In this 1971 interview, Pier Paolo Pasolini speaks a little of Callas (towards 6:11). The conversation is wide-ranging, but the immediate context is a question about the people Pasolini most likes—uneducated, illiterate people, he says. The interviewer then asks, “What fascinated you in Maria Callas?”
I’m fascinated by the total violence of her feelings. When she feels something, it’s never a little, mediocre feeling, something understated; when she feels something, she feels it totally, without restraint. It’s this richness of feeling, above all, that I like in her.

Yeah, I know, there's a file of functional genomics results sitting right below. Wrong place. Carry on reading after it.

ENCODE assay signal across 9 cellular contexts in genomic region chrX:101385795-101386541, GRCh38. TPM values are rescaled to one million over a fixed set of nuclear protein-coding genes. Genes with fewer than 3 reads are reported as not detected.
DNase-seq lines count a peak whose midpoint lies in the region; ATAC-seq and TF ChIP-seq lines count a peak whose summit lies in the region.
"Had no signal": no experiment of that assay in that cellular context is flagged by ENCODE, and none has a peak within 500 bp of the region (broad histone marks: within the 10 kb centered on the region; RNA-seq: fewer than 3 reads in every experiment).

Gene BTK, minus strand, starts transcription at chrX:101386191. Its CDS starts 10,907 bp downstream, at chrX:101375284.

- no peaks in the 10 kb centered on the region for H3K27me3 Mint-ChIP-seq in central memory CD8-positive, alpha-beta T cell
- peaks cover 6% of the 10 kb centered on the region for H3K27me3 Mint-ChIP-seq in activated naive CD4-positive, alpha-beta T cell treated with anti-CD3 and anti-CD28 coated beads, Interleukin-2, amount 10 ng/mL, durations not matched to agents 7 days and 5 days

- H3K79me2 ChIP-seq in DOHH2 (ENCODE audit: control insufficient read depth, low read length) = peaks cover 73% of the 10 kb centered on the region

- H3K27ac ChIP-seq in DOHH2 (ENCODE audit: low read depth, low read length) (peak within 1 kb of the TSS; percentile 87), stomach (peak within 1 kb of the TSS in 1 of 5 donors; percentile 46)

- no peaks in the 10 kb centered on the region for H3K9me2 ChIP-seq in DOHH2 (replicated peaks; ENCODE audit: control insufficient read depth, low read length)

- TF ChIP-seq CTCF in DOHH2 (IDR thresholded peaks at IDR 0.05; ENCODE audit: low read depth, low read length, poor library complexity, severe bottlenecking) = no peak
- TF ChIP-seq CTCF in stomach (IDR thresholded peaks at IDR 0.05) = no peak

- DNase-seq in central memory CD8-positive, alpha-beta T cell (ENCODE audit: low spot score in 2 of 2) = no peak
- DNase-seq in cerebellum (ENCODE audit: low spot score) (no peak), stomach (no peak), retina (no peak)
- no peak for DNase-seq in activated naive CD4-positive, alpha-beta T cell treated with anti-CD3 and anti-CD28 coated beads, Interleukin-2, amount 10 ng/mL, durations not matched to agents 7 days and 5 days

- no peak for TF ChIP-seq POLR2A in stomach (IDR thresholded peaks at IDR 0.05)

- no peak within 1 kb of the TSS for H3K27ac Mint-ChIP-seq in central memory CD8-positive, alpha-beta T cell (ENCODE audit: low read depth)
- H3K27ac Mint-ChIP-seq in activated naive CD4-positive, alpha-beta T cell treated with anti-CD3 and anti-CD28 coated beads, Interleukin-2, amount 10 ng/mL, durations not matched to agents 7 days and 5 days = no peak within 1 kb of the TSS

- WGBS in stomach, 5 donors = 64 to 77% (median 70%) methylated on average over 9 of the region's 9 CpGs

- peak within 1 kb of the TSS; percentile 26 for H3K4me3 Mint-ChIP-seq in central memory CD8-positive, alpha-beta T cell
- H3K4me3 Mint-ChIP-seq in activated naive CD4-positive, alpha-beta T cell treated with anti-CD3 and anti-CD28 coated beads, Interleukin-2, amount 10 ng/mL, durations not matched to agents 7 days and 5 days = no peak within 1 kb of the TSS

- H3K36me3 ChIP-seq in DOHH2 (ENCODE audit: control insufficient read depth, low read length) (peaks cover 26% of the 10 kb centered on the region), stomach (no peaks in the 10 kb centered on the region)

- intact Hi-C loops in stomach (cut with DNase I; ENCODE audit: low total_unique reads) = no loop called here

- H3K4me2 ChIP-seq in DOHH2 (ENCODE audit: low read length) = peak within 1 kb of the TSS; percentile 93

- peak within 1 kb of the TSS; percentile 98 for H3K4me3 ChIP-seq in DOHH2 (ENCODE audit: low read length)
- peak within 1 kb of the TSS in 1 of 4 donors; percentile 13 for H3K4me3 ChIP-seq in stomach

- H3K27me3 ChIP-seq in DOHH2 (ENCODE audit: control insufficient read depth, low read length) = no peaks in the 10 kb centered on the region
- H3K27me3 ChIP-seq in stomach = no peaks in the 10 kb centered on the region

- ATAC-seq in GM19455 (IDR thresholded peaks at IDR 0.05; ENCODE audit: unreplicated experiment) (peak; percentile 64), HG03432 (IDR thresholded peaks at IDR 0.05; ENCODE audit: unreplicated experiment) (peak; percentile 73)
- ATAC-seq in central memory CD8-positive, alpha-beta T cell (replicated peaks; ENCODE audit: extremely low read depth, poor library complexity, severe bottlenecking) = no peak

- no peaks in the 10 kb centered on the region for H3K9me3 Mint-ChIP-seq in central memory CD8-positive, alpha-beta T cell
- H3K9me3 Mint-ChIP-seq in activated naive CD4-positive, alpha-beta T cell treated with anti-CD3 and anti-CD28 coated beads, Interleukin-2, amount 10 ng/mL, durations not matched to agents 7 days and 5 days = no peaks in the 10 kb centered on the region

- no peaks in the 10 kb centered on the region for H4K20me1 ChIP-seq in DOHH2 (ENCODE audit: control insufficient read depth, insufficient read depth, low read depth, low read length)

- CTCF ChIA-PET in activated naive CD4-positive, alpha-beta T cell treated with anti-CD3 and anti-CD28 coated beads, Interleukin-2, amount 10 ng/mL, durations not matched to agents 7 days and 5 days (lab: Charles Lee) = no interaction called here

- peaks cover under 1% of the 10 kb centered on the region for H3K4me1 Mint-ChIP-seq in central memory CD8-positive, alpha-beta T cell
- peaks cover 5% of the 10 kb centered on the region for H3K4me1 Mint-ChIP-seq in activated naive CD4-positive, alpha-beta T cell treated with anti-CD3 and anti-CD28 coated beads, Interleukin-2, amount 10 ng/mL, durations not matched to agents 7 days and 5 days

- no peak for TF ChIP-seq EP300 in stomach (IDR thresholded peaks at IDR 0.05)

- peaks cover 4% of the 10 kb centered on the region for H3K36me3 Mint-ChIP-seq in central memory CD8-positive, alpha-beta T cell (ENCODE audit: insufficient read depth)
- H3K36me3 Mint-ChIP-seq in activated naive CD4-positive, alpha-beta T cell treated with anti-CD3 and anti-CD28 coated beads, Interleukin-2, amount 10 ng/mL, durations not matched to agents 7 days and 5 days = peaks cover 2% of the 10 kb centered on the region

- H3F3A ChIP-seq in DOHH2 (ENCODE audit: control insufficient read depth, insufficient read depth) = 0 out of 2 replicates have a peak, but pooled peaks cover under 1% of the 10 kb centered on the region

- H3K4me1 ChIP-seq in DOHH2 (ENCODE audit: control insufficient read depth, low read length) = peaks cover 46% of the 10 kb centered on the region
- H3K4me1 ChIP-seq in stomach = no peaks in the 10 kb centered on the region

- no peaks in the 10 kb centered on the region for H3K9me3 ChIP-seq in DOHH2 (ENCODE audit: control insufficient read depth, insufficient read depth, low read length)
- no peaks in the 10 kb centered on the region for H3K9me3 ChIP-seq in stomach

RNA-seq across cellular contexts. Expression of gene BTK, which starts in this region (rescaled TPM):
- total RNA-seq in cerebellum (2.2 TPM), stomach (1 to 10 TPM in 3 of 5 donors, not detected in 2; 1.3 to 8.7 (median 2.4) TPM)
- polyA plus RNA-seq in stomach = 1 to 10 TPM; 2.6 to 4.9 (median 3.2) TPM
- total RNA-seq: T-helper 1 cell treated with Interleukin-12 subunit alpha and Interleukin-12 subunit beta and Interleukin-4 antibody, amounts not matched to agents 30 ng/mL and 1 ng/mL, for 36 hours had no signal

The clip is entitled and makes reference to “Timor di me?”, one of the poems that Pasolini wrote about Callas, which takes its title from the scena in Verdi’s Il trovatore.
Read more (lots more, in fact) about Callas and Pasolini. The clip in today’s post includes Callas’s 1958 Paris performance of the Trovatore scene; hear it, as well, in her magnificent 1956 recording of Trovatore conducted by Herbert von Karajan.